The U.S. Women’s National Team Won On and Off the Field
The brands behind the USWNT are the essential assist in making those off-the-field goals.
Without a doubt, during the 31 days, 17 total games and 1,530+ minutes of playtime, the U.S. Women’s National Team has won both on and off the field. Yes, the 14 wins, 55 goals and the FIFA Women’s World Cup Trophy that this all-star team brought home are remarkable, but, it is how they have used their win that has brands jumping to become part of this culturally important moment.
In the recent years surrounding the USWNT, most of the chatter has all swung back around to the discrepancies in pay between female and male athletes. Whether that looked like Twitter disputes or appearances on national television, the USWNT had no fear when getting their point across that something — and we mean a lot of things — were not right.
So where do brands come into this? Here’s what we know. Throughout the USWNT rise in the rankings, the total viewership peaked at roughly 20 million, making it the most-watched soccer match in English television history, according to FOX Sports. USWNT player, Megan Rapinoe, raked in 8,959,001 social media engagements through interactions and video views during the World Cup. Nike reached the top of the ranks with 16,493,925 engagements on branded posts.
Brands have the power to continue to leverage this viewership in a meaningful way by getting behind the words that these 23 women are screaming from the rooftops. When the USWNT speaks out about their rights as athletes, their words hold truth and authenticity. In the same capacity, the brands that are integrating themselves into this moment should hold the same level of authenticity. According to Accenture, 62% of customers want companies to take a stand on current and broadly relevant uses like sustainability, transparency or fair employment. Consumers are drawn to brands that make emotional connections with their environments.
Brands like Nike and Proctor & Gamble have successfully united their brands with this culturally relevant moment. And how did they do that? By matching their words with their actions.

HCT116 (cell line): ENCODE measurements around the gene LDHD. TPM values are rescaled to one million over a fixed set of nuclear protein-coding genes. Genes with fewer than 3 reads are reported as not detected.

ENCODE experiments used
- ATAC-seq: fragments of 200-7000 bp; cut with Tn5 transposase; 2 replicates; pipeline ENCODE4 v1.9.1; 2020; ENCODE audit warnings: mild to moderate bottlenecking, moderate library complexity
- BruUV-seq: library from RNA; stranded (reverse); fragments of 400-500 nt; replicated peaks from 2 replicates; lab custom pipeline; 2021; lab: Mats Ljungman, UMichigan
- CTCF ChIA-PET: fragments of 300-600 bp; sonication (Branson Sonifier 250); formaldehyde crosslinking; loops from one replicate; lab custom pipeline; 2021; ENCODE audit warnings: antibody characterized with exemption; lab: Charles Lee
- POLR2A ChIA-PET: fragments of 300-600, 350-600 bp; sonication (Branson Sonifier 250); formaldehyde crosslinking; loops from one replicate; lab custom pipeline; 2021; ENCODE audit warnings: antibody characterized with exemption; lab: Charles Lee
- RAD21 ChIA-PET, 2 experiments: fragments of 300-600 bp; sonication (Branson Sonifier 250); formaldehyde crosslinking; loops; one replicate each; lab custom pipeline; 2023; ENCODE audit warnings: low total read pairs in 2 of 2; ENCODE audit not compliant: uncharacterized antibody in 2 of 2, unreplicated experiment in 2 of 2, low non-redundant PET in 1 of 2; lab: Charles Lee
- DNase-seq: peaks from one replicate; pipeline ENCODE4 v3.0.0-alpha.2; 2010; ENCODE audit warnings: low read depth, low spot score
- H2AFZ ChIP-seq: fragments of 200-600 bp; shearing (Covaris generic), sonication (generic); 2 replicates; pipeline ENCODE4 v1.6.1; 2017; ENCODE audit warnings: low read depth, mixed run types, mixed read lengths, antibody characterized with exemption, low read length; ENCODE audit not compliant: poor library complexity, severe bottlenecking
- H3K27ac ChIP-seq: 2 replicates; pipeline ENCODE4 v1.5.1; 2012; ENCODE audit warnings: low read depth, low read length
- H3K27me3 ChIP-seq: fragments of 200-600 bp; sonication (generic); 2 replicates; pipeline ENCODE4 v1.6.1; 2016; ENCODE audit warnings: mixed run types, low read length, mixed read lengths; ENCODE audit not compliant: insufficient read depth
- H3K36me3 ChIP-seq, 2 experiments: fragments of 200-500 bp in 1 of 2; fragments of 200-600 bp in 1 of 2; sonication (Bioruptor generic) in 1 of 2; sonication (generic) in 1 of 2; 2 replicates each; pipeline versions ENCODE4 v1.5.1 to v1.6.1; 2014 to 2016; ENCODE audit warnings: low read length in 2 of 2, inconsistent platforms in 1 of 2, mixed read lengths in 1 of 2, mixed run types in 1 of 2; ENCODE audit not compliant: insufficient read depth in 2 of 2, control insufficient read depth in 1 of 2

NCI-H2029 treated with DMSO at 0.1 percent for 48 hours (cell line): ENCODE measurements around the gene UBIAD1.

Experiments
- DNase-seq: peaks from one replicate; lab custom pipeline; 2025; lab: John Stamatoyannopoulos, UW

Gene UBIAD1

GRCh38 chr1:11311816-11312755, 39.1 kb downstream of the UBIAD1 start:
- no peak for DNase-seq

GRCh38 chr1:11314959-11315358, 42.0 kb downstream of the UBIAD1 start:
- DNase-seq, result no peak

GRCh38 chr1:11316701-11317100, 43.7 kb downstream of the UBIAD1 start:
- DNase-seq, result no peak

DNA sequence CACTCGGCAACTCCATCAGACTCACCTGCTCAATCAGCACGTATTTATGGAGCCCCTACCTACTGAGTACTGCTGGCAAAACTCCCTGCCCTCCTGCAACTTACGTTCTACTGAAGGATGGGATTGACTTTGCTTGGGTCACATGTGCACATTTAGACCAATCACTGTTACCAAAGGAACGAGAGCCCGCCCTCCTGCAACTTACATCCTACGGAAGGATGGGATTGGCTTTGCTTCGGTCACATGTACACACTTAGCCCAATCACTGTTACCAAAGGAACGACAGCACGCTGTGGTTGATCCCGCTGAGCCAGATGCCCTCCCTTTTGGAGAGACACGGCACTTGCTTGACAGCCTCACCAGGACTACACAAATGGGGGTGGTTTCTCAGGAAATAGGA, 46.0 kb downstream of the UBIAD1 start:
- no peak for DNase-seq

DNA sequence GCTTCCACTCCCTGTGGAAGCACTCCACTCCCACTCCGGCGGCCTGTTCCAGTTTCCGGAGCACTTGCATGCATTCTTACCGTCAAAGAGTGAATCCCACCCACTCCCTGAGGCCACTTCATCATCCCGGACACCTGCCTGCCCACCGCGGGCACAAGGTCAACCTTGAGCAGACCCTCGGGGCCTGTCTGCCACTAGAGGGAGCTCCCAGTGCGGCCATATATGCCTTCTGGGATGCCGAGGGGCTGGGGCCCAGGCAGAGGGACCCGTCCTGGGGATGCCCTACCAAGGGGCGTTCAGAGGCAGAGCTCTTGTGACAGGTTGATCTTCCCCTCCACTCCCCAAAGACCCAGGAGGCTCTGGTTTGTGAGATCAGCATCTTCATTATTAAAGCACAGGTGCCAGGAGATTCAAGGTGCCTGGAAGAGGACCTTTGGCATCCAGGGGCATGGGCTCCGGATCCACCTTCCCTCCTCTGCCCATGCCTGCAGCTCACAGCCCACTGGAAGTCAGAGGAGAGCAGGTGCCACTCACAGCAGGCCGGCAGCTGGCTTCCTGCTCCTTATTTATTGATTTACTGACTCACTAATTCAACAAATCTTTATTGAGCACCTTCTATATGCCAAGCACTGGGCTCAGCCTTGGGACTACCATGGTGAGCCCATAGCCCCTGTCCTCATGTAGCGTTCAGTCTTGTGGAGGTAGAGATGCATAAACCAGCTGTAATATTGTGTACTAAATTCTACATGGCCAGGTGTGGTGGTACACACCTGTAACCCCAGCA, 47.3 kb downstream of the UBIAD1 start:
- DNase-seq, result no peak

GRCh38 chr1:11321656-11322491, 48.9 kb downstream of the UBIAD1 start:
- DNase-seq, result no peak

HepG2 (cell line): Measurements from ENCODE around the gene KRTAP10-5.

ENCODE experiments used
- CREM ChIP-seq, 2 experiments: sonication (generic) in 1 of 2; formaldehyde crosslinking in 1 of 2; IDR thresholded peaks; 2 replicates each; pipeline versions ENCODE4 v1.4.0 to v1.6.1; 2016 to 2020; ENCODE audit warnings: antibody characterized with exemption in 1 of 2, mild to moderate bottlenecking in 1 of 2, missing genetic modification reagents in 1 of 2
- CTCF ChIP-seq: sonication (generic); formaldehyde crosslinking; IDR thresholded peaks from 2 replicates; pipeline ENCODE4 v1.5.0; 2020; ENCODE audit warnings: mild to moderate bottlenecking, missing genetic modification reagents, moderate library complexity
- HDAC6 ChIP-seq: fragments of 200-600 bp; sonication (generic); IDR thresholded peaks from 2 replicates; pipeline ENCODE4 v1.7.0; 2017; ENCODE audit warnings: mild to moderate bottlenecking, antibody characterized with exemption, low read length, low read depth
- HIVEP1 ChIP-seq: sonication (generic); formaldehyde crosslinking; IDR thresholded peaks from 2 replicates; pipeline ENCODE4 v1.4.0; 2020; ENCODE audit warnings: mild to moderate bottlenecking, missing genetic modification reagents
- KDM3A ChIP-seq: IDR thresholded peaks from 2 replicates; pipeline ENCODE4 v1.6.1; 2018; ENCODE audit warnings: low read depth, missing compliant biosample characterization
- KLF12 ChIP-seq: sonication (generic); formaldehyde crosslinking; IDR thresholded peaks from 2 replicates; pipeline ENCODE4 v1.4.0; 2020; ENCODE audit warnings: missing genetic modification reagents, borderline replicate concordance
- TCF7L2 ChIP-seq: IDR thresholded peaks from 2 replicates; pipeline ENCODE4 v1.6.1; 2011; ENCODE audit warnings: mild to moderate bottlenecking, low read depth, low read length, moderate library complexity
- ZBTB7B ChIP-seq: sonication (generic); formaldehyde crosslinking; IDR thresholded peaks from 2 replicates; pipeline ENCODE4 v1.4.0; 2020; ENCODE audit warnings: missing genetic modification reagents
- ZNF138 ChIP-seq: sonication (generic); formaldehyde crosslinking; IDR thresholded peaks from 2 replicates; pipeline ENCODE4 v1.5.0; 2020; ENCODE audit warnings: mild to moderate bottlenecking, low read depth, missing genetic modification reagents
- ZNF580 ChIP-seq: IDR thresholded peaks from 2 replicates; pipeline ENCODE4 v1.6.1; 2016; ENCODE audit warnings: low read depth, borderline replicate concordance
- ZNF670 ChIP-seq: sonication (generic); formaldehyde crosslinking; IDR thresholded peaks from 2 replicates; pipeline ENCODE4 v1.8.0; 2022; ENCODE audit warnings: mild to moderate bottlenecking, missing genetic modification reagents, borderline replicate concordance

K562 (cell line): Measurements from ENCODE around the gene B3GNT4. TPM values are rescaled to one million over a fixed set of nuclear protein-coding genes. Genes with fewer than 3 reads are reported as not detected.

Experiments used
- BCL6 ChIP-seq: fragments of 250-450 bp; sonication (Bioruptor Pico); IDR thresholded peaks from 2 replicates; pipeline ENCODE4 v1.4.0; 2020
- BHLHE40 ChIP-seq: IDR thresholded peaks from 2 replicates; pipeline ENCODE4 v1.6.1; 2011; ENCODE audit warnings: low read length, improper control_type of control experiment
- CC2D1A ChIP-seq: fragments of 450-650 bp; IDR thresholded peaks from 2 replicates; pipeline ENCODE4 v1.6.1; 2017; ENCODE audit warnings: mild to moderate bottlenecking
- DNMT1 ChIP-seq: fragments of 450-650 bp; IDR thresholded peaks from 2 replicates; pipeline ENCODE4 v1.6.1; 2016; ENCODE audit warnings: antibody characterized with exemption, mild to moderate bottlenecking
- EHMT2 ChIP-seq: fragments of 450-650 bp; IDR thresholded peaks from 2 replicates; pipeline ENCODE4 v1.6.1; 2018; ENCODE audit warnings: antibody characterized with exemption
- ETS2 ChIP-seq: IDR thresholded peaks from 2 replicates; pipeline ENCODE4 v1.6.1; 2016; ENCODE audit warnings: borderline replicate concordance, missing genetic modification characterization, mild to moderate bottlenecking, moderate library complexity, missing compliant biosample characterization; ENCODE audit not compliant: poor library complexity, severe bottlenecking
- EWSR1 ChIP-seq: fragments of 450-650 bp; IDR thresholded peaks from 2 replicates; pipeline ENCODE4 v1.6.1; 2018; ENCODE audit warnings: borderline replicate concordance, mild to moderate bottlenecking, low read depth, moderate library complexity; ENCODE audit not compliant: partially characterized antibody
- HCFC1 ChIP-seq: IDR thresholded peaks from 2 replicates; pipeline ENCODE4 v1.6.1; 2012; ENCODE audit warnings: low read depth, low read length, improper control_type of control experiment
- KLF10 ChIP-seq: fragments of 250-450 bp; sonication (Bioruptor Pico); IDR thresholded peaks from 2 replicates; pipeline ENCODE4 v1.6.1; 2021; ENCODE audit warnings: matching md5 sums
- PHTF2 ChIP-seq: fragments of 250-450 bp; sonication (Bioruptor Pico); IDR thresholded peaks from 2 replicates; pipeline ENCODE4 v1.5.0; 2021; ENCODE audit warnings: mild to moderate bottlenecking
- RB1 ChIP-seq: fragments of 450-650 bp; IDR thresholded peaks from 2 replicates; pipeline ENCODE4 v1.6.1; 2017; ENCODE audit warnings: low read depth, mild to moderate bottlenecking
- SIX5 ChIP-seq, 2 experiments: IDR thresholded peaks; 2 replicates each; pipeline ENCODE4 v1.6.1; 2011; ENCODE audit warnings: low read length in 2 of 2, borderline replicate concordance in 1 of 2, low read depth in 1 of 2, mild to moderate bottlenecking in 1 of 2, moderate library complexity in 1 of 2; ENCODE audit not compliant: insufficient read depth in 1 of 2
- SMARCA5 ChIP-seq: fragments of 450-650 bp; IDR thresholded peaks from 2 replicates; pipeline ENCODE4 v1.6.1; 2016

Nike is no stranger to advocacy. The brand has become famous for aligning themselves with social causes. From Colin Kaepernick to the release of their 60-second video, “Never Stop Winning”, following the FIFA Women’s World Cup, Nike makes sure to stay authentic in their messaging and support things that they truly are passionate about. And here’s the thing — it works for them! Their stock has rallied more than 17% this year, bringing their market cap to roughly $138 billion (CNBC). Their “Never Stop Winning” ad highlights the fact that the USWNT is indeed the greatest ever. Beyond that, Nike exclaims that when they win, we all win. Through focusing on Megan Rapinoe, Nike is firmly standing behind what all of the women on the team are advocating for — equality in sports. Rosemary St. Clair, the head of Nike’s women’s division, has said that they are capitalizing on the energy that has come from the FIFA Women’s World Cup and are ready for the impact that this moment is going to continue having on women’s business.
Proctor and Gamble has taken it a step further. They have surpassed walking the walk and talking the talk. They became the walk, and many would say that other brands are close to following in their footsteps. They decided to take advocacy a step further and morphed their words into a tangible and measurable action. P&G announced that they are making a donation of $529,000 to The U.S. Women’s National Team Players Association. This symbolic gesture of the $23,000 for each of the 23 members of the team shows that they are on the right side of making history. This action has resulted in a large amount of chatter on social media, and if we know anything from Nike, they are more than likely to reap the benefits from speaking up.
Both Nike and P&G are two great examples of what it looks like to stay authentic in their brand messaging. While the brands are benefitting from supporting these 23 women, they also are helping these women’s voices be heard. It is brands like Nike and P&G that are expanding and broadening their platform to allow their voices to be heard and these important conversations to be had. Nike and P&G, just like any brand that decides to take a stand, have a platform and the ability to change and do good.
By: Peri Odachowski, Havas Sports & Entertainment